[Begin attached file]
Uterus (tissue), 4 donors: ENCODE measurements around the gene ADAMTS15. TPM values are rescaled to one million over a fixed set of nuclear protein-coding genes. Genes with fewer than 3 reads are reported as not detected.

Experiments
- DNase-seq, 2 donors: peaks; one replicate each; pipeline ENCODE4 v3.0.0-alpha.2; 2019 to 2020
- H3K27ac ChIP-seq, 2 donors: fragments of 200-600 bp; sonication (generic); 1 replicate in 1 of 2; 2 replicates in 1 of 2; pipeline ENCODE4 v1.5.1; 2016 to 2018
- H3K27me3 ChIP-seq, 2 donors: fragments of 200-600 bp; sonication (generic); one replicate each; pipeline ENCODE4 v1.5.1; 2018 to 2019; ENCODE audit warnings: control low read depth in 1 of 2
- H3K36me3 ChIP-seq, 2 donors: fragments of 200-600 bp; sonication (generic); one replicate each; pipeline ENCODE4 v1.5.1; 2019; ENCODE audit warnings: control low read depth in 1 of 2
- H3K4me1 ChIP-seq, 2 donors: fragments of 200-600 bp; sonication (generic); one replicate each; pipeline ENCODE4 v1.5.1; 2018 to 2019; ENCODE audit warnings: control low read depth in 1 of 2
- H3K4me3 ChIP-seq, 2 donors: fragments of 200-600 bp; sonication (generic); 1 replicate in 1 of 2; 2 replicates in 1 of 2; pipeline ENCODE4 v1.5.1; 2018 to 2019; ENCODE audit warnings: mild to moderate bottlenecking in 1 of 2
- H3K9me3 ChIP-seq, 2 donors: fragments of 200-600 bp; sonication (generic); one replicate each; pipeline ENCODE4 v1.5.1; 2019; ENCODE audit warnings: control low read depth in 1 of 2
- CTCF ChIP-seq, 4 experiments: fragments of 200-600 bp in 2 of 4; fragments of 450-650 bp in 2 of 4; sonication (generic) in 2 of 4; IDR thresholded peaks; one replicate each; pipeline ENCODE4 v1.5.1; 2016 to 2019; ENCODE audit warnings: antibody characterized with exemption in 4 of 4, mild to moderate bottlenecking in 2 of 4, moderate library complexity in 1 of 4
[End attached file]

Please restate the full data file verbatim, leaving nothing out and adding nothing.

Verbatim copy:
Uterus (tissue), 4 donors: ENCODE measurements around the gene ADAMTS15. TPM values are rescaled to one million over a fixed set of nuclear protein-coding genes. Genes with fewer than 3 reads are reported as not detected.

Experiments
- DNase-seq, 2 donors: peaks; one replicate each; pipeline ENCODE4 v3.0.0-alpha.2; 2019 to 2020
- H3K27ac ChIP-seq, 2 donors: fragments of 200-600 bp; sonication (generic); 1 replicate in 1 of 2; 2 replicates in 1 of 2; pipeline ENCODE4 v1.5.1; 2016 to 2018
- H3K27me3 ChIP-seq, 2 donors: fragments of 200-600 bp; sonication (generic); one replicate each; pipeline ENCODE4 v1.5.1; 2018 to 2019; ENCODE audit warnings: control low read depth in 1 of 2
- H3K36me3 ChIP-seq, 2 donors: fragments of 200-600 bp; sonication (generic); one replicate each; pipeline ENCODE4 v1.5.1; 2019; ENCODE audit warnings: control low read depth in 1 of 2
- H3K4me1 ChIP-seq, 2 donors: fragments of 200-600 bp; sonication (generic); one replicate each; pipeline ENCODE4 v1.5.1; 2018 to 2019; ENCODE audit warnings: control low read depth in 1 of 2
- H3K4me3 ChIP-seq, 2 donors: fragments of 200-600 bp; sonication (generic); 1 replicate in 1 of 2; 2 replicates in 1 of 2; pipeline ENCODE4 v1.5.1; 2018 to 2019; ENCODE audit warnings: mild to moderate bottlenecking in 1 of 2
- H3K9me3 ChIP-seq, 2 donors: fragments of 200-600 bp; sonication (generic); one replicate each; pipeline ENCODE4 v1.5.1; 2019; ENCODE audit warnings: control low read depth in 1 of 2
- CTCF ChIP-seq, 4 experiments: fragments of 200-600 bp in 2 of 4; fragments of 450-650 bp in 2 of 4; sonication (generic) in 2 of 4; IDR thresholded peaks; one replicate each; pipeline ENCODE4 v1.5.1; 2016 to 2019; ENCODE audit warnings: antibody characterized with exemption in 4 of 4, mild to moderate bottlenecking in 2 of 4, moderate library complexity in 1 of 4